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Avoiding Problems on Your Next Construction Project

January 29, 2014 Construction Industry Legal Blog

If you are planning to hire a contractor in Florida to perform construction work, you must first do your homework. Many times, owners will hire a contractor without confirming the contractor is properly licensed and without knowing who is actually performing the work. Below are a few key issues to understand and consider before hiring anyone to perform construction work for you.

Enforceability of Contingent Payment Provisions in Construction Contracts

January 7, 2014 Construction Industry Legal Blog

Contingent payment provisions, often referred to as “pay if paid” or “pay when paid” provisions, are commonplace in subcontracts and lower tiered contracts. An often overlooked question that should be asked is, “Are they enforceable?” As is true with most questions in the law, the answer is, “It depends.” This Blog will focus on the enforceability of contingent payment provisions.

Terminating a Notice of Commencement in Florida: Owner and Lienor Beware

December 27, 2013 Construction Industry Legal Blog

The Florida Construction Lien Law is an intricate machine full of requirements and traps for the unwary. The notice of termination of notice of commencement (Notice of Termination) is no exception. For the construction project’s owner, the Notice of Termination is a sworn document from the owner. For the lienor, the Notice of Termination is a sign that something is happening on the project and, therefore, the lienor must act quickly to preserve the priority of its lien for amounts owed.

Florida Construction Liens: Fraud or Just a Good Faith Dispute

October 30, 2013 Construction Industry Legal Blog

Parties often cry “fraud” when defending against a construction lien recorded on their real property. However, the fraudulent lien card is sometimes overplayed and oftentimes lacks merit, considering the requisite proof to establish a fraudulent lien. The consequences of a fraudulent lien are significant – it is a complete defense to lien enforcement and can result in recovery of punitive damages and compensatory damages against the lienor. Sharrard v. Ligon, 892 So. 2d 1092 (Fla. 2nd DCA 2004). It can also result in the recovery of attorneys’ fees and costs against the lienor. Delta Painting, Inc. v. Baumann, 710 So. 2d 663 (Fla. 3rd DCA 1998). § 713.31, Fla. Stat. The filing of a fraudulent lien is also a third-degree felony. § 713.31(3), Fla. Stat.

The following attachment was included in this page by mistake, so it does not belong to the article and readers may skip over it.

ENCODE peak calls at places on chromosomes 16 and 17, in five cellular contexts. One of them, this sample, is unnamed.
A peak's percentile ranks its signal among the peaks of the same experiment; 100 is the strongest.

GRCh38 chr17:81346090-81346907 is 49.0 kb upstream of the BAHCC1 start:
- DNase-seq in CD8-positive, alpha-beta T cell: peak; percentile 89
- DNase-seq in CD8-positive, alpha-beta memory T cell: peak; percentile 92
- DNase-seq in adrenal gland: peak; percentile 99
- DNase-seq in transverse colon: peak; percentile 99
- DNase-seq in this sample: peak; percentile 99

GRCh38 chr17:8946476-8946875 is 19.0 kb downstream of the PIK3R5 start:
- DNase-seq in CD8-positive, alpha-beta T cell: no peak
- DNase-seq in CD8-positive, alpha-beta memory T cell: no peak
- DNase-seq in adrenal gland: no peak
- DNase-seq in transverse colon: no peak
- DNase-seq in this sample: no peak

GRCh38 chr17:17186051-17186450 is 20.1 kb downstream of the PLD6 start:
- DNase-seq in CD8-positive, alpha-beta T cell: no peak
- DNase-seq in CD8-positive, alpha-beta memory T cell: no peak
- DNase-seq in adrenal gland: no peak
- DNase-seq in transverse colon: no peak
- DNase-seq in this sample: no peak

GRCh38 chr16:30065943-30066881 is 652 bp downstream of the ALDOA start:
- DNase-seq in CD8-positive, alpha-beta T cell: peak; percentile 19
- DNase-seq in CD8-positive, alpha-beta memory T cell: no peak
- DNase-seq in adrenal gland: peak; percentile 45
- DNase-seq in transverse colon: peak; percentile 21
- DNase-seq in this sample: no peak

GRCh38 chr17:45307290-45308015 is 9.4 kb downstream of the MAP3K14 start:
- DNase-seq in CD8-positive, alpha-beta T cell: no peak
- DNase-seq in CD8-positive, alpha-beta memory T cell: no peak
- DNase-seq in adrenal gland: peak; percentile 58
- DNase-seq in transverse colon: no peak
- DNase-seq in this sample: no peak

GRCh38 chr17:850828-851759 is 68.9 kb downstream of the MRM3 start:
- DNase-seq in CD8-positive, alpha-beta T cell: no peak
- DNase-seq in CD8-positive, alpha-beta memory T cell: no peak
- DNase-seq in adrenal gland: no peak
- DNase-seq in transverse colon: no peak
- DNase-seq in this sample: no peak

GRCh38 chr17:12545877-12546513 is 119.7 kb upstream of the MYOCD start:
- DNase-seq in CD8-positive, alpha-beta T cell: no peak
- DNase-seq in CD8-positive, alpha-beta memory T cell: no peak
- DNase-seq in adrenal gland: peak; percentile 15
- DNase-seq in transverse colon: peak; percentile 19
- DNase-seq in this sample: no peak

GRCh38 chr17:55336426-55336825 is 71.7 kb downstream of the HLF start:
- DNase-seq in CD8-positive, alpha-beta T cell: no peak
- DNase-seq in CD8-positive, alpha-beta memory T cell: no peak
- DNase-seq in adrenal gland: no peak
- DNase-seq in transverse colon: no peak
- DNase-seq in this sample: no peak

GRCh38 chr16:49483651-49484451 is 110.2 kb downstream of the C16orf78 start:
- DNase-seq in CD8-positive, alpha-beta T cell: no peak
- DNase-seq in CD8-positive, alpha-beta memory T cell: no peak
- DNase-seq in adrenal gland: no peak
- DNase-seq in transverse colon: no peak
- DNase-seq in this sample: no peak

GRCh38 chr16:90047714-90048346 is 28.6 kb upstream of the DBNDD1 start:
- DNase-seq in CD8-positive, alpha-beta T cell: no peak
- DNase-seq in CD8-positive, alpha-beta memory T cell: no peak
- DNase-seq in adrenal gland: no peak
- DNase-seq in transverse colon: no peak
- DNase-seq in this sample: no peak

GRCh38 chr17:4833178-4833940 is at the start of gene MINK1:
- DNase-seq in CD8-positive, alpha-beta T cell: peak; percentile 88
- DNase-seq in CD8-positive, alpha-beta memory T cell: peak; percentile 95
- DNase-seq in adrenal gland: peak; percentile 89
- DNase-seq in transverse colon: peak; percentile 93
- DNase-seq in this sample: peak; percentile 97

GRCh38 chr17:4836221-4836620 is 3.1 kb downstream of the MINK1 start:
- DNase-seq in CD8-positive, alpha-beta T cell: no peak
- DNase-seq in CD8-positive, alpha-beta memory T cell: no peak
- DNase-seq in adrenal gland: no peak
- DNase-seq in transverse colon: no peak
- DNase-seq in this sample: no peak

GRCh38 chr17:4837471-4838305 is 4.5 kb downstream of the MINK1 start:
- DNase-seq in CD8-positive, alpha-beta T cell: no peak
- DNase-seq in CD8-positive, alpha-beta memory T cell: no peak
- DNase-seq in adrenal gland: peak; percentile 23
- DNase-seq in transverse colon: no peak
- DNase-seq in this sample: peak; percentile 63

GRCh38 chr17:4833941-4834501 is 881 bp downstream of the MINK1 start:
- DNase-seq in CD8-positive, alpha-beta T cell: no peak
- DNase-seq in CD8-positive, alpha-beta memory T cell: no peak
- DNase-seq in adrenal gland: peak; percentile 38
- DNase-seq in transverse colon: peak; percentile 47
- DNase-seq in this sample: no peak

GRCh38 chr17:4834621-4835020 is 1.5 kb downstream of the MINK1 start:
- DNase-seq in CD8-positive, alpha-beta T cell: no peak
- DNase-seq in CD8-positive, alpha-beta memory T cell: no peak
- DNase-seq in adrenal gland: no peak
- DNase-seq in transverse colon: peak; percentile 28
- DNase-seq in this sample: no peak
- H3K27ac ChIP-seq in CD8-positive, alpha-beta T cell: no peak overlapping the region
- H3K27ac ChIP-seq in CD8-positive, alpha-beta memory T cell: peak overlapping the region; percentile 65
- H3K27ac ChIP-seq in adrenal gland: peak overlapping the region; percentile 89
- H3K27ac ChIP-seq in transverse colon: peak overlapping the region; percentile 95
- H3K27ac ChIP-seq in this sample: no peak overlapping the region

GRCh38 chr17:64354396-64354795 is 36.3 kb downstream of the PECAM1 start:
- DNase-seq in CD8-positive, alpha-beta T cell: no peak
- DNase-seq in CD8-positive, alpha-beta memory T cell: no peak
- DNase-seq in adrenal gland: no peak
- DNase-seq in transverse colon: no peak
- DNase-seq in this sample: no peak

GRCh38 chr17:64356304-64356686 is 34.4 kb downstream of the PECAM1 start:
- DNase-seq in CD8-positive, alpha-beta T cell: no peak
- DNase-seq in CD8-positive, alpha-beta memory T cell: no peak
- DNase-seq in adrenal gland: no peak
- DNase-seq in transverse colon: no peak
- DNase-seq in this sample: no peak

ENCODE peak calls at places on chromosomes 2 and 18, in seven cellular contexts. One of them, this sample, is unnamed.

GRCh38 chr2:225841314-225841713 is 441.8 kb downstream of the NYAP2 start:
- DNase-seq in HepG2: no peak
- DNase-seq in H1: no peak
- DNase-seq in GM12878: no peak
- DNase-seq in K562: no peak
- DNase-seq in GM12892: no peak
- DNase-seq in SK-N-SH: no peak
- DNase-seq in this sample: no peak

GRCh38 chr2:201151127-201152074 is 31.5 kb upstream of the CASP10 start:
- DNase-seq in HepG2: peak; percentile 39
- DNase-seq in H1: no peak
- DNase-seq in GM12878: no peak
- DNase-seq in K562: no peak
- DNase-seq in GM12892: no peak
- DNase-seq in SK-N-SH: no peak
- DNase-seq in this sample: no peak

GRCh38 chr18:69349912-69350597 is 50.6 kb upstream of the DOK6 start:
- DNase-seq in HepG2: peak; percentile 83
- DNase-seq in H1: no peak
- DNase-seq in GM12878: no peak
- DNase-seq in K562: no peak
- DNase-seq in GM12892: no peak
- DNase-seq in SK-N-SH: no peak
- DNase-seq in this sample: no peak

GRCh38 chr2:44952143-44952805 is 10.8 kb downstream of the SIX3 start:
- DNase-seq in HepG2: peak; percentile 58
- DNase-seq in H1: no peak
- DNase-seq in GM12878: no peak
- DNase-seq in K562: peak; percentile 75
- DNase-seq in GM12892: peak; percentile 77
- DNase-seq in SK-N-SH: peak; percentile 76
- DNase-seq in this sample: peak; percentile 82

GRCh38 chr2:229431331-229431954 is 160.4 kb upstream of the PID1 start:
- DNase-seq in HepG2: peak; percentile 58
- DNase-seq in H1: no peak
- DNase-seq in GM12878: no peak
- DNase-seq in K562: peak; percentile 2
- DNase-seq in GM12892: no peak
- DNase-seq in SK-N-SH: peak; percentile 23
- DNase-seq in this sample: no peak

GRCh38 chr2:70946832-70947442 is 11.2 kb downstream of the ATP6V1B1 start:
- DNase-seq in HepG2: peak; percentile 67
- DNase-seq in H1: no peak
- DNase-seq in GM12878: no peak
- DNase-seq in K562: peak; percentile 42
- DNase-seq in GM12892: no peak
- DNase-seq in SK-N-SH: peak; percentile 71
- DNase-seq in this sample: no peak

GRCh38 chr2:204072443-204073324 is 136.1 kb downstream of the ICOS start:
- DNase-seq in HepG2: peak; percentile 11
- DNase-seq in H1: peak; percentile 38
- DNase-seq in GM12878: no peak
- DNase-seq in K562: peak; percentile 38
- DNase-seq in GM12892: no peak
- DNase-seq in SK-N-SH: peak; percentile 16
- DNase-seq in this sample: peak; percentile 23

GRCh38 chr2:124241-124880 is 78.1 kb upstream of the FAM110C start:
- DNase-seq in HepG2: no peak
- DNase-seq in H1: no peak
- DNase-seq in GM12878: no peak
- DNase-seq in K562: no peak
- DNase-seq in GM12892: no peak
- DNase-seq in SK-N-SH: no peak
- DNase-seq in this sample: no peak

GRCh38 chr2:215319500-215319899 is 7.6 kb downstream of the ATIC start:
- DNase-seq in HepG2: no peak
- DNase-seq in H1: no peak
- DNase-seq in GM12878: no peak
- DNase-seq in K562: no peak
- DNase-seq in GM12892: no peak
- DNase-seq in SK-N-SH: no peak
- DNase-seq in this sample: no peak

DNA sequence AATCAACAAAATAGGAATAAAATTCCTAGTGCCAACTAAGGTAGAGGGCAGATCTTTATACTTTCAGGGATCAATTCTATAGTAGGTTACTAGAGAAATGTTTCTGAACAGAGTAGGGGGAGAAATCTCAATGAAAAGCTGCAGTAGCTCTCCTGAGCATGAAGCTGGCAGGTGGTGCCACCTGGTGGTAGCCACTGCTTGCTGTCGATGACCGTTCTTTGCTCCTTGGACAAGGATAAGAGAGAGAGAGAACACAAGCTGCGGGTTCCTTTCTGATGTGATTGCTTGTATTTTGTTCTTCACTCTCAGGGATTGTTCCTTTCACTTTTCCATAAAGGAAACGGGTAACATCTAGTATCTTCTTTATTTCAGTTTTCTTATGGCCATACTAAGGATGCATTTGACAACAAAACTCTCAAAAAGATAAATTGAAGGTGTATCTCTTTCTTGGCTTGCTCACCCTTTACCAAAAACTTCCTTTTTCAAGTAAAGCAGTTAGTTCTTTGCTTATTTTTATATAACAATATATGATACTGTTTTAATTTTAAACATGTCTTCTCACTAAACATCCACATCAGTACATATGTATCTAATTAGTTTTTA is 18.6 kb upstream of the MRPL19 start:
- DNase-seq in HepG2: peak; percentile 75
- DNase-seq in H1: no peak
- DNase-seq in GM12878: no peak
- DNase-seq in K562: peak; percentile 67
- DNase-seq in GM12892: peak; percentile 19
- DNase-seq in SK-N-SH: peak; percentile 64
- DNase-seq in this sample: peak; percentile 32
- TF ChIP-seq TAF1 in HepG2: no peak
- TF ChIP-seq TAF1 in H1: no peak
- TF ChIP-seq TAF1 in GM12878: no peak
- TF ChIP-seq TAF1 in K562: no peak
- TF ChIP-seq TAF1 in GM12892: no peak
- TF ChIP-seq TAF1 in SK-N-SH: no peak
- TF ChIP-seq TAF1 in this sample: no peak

What do Banks Look at When Evaluating Creditworthiness of Contractors?

October 2, 2013 Construction Industry Legal Blog

As credit begins to loosen, cash begins to flow and the building community starts to recover, we are in a unique position to advise both contractors and banks as to legal issues pertaining to loan origination due to our practice focuses in banking and construction. Contractors often ask us to reveal the secrets of how to be viewed as the best candidate for a loan or credit to further expand their business.

Revitalizing Downtown Jacksonville: Fifty Years in the Making

September 24, 2013 Construction Industry Legal Blog, Governmental Entities Industry Legal Blog, Professional Services Industry Legal Blog

  The revitalization of Downtown Jacksonville has been at the top of the business, civic, and political agenda for the last fifty years, but with the recent creation of the Downtown Investment Authority (DIA) Board, the effort to revitalize Jacksonville’s Downtown may finally be gaining momentum.  To appreciate why the […]